Almanac Rugby League: Five Metre Gap – NRL Round 6, 2016


Like the way of the five metre gap in defence looking at the points you may have missed from the sixth round of the NRL. Newcastle and the Roosters each registered their first wins of this campaign with Brisbane two points clear at the top.

With top sides often accused of lacking flair it was notable Brisbane’s second and third tries from Thursday night in their 26-0 triumph over the Dragons came from kicks. These tries were also the second and third from kicks Wayne Bennett’s side had registered all season. Up until that point, including Corey Oates’ opening four-pointer, only one of their 18 tries this campaign came from kicks. Given this lack of tries from kicks prior to round six should Brisbane have been easier to plan to defend against? A 5-1 record suggests not but now the Broncos have pulled out a few extra threats on attack including the athletic display from Anthony Milford.

Kicking out to an early lead helped Parramatta immensely as they vanquished the Raiders 36-6 on Saturday with coach Brad Arthur tweaking playing time and planned substitutions which resulted in Origin backrower Beau Scott playing only 34 minutes. Playing 59 and 74 minutes in the two weeks prior the former Knights forward, having scored his side’s fourth try nine minutes from the interval, was rested for longer than normal with a view to their quick turn-around and to rest some niggling injuries. On Sunday there were details about a study looking at playing on a five-day turnaround which suggested a side’s hope of winning the following game didn’t drop as much as what popular belief would have you think (damn those pesky facts). However I’d suggest Arthur was looking towards not only the Manly encounter in round seven but the following fortnight when the blue and yellows play in Townsville then meet the Bulldogs. All this could come to very little if they cop a large points deduction for alleged salary cap breaches but it’s intriguing to note how much their coaching staff are thinking during one game about the next game and giving themselves a chance at least, points penalty or not.

In the interests of balance, after we pointed out a below par effort from the Knights bench in recent weeks, it’s notable how important the Newcastle bench forwards were on the weekend as Nathan Brown’s team edged the Tigers 18-16. Former Dragon Jack Stockwell (111 metres) and Daniel Safiti (100 metres) produced error-free displays with Safiti’s twin brother Jacob, 77 metres, chipping in. It was a big turnaround from even the prior round when only Stockwell (103 metres) from the Newcastle replacements got over 68 metres.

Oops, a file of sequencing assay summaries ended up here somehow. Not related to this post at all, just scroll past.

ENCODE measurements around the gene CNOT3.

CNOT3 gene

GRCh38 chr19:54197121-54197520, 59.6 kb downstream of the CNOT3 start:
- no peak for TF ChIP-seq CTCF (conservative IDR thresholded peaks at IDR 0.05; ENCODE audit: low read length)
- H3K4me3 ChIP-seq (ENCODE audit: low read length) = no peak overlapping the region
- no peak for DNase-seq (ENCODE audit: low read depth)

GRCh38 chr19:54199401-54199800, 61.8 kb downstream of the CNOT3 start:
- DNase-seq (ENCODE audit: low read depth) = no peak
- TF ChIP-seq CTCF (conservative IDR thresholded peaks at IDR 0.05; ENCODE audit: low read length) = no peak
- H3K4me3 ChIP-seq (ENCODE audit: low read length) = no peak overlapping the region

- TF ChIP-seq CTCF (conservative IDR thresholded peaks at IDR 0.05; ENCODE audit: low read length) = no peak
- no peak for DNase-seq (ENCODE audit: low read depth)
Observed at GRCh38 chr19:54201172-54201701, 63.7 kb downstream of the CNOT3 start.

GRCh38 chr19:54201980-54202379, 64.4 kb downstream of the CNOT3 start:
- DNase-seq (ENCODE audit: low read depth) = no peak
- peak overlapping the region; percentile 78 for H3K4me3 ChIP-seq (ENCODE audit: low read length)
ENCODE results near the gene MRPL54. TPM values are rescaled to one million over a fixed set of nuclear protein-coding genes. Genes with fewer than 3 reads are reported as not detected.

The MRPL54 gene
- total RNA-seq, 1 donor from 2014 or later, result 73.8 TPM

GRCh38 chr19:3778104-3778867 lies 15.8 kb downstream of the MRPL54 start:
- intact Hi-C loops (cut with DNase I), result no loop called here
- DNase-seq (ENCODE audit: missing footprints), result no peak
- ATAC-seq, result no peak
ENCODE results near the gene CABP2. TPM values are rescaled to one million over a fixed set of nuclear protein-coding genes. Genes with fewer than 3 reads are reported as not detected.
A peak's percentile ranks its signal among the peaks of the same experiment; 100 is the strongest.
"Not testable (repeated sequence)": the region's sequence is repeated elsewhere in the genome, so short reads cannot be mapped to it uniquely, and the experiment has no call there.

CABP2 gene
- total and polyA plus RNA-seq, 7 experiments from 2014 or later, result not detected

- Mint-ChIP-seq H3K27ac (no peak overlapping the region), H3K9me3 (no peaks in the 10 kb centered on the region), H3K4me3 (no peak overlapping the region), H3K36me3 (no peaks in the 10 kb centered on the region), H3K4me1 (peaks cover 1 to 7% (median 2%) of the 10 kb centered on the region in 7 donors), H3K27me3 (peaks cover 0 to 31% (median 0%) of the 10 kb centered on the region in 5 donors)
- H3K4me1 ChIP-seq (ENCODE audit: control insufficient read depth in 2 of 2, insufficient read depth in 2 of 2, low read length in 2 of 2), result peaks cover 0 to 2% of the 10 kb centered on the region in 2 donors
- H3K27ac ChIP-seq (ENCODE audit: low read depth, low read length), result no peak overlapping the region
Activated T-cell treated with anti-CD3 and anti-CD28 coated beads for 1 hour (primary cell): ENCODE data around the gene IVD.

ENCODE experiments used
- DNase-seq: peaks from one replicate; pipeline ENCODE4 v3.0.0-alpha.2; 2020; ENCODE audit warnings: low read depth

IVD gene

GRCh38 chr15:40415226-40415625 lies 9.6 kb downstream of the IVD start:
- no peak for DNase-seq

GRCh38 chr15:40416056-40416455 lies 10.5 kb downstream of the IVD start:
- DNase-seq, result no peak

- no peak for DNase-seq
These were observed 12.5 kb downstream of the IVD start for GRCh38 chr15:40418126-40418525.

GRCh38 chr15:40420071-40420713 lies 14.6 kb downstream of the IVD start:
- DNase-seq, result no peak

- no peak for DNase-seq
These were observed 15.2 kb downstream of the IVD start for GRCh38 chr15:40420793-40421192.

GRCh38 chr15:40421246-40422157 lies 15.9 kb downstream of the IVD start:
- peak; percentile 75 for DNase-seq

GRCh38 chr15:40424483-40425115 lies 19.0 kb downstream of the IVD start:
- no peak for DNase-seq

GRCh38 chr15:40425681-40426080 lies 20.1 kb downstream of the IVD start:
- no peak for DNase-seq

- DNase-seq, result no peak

With his third NRL club Kiwi born-centre Hymel Hunt appears to have found a home and is improving at the Rabbitohs. Once of the Melbourne Storm and the Titans before that the 22 year-old provided the flick on for the Bunnies opening try as they were beaten 17-10 by the Roosters and has scored two tries this season. Aside from Greg Inglis the outside backs of the Rabbitohs are amongst the most inexperienced in the competition so a gradual improvement is need if Michael Maguire’s side is to progress up the table, that said they have scored 134 points and have Adam Reynolds set to return. A key issue with Hunt’s progress will be if Inglis is moved into the centres when Alex Johnston is available. This move could be at Hunt’s expense.

The round concluded with a gripping contest in Melbourne which saw the Bulldogs triumph 18-12 over the Storm after they absorbed a huge amount of pressure from the Storm attack. The opening Bulldogs try came against the run of play and by halftime the Storm had been tackled inside the Canterbury ‘red zone’ on 20 occasions to the Bulldogs six. One expected the relentless Storm to perhaps run over a fatigued Bulldogs outfit given the home side had six more sets of possession but it was the Storm making errors (five in the second half compared to two by Des Hasler’s outfit) which proved pivotal as the visitor’s moved into fifth on the ladder – above the Storm on points difference.

This review first appeared on From the sideline of sport





About Hamish Neal

Born in Lower Hutt New Zealand Hamish is forever wedded to all things All Black, All Whites, Tall Blacks and more. Writing more nowadays in his 'spare time' (what is that anyway?) but still with a passion for broadcasting. Has worked in various sports development roles in England, Northern Ireland and Australia.

Leave a Comment